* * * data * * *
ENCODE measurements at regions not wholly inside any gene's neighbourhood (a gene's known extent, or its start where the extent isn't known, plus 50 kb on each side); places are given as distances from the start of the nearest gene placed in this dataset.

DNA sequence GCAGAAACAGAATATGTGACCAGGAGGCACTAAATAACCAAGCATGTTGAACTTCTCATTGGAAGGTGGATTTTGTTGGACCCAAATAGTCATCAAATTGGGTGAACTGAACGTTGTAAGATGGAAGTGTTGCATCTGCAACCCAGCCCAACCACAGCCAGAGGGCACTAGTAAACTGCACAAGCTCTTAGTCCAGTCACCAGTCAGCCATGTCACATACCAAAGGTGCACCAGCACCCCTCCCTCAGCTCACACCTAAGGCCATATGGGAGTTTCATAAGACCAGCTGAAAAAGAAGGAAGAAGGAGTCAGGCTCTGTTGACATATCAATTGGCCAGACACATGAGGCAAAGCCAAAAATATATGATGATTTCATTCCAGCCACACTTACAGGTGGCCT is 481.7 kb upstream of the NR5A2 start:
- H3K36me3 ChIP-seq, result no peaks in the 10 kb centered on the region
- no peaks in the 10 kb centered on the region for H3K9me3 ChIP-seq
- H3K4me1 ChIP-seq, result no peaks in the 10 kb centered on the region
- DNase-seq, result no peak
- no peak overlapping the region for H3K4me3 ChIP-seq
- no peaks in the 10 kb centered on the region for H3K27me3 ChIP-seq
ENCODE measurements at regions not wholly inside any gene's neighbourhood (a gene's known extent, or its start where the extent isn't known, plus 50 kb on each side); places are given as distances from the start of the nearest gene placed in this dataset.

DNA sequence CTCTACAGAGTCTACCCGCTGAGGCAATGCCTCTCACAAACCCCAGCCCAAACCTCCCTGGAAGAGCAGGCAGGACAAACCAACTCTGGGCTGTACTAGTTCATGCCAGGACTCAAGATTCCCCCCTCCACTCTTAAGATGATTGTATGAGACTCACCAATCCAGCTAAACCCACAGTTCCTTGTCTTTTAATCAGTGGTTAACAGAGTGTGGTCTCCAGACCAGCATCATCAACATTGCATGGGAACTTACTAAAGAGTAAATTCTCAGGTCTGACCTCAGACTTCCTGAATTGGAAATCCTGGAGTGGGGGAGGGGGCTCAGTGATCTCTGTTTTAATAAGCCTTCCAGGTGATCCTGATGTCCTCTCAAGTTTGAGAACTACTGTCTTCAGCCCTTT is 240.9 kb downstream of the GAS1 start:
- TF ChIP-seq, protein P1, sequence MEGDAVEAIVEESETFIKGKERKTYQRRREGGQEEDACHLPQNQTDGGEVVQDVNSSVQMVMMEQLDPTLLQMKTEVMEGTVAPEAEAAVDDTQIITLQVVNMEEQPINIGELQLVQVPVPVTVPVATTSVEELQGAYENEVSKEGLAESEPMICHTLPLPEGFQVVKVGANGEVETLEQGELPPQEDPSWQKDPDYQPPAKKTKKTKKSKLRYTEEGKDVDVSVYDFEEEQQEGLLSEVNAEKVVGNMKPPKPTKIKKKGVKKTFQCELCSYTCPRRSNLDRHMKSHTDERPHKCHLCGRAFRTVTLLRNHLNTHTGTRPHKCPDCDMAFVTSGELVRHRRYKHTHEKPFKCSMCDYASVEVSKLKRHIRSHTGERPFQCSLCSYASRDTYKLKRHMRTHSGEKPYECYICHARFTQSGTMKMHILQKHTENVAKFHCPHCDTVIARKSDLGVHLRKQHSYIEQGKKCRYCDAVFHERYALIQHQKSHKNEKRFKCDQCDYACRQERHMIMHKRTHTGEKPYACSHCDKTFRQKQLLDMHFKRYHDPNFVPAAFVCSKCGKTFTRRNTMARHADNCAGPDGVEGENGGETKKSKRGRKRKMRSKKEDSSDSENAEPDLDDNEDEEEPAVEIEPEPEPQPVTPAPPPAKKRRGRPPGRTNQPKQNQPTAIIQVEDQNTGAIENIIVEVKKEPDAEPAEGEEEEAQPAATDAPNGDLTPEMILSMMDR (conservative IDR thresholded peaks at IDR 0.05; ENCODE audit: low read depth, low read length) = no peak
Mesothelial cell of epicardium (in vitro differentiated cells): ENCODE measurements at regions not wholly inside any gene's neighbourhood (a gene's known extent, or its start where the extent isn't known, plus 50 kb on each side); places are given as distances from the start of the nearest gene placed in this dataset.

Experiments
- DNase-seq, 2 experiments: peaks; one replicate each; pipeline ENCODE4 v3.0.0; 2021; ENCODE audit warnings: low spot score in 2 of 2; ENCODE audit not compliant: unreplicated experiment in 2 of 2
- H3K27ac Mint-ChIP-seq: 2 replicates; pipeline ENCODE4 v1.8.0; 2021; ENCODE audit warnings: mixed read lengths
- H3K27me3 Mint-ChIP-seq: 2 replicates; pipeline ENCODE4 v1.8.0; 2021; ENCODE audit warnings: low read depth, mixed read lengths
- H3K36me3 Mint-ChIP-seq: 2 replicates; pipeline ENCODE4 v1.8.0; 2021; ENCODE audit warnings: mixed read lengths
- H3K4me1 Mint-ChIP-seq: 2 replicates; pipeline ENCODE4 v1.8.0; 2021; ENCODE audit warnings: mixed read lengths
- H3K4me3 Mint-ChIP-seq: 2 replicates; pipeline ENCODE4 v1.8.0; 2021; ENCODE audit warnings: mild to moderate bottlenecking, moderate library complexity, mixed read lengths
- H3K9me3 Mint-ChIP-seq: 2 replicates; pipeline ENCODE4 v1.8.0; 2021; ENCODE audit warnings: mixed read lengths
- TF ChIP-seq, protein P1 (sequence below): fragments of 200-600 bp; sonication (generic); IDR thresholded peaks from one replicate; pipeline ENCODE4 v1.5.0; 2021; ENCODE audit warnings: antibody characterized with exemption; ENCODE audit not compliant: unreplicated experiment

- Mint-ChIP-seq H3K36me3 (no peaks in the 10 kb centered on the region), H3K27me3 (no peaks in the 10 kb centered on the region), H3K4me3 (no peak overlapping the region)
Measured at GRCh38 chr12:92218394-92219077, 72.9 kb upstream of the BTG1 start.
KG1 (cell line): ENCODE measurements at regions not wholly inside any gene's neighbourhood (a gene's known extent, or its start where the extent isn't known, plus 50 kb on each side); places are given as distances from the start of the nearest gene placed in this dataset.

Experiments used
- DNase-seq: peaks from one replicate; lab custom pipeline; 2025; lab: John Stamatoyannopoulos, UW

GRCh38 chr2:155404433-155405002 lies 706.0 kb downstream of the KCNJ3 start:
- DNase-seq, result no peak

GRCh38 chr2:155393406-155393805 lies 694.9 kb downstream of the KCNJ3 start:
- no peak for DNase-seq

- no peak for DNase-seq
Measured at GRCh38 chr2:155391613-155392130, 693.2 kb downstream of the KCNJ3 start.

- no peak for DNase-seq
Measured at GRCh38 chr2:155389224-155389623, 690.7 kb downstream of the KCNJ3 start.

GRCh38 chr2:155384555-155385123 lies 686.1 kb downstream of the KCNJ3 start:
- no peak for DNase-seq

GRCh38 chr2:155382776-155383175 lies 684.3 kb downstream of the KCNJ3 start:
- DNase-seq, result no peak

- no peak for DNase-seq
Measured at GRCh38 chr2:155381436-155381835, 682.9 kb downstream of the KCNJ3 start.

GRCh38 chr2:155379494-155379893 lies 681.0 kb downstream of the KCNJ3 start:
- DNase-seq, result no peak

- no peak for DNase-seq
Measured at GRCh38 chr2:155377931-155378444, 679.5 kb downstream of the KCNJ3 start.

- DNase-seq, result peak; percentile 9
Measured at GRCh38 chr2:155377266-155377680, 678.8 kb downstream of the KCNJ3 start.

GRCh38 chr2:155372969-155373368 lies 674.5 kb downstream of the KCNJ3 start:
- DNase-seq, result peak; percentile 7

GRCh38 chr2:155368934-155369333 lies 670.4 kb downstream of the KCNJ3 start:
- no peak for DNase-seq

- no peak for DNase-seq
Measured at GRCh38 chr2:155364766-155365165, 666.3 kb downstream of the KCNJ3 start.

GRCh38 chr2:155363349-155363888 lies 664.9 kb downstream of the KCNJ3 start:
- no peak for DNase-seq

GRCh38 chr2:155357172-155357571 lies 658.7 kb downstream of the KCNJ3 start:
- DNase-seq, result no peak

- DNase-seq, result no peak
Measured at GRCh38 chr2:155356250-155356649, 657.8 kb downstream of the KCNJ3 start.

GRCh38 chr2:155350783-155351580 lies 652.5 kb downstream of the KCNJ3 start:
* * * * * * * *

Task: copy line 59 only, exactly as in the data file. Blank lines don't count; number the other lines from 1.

GRCh38 chr2:155350783-155351580 lies 652.5 kb downstream of the KCNJ3 start: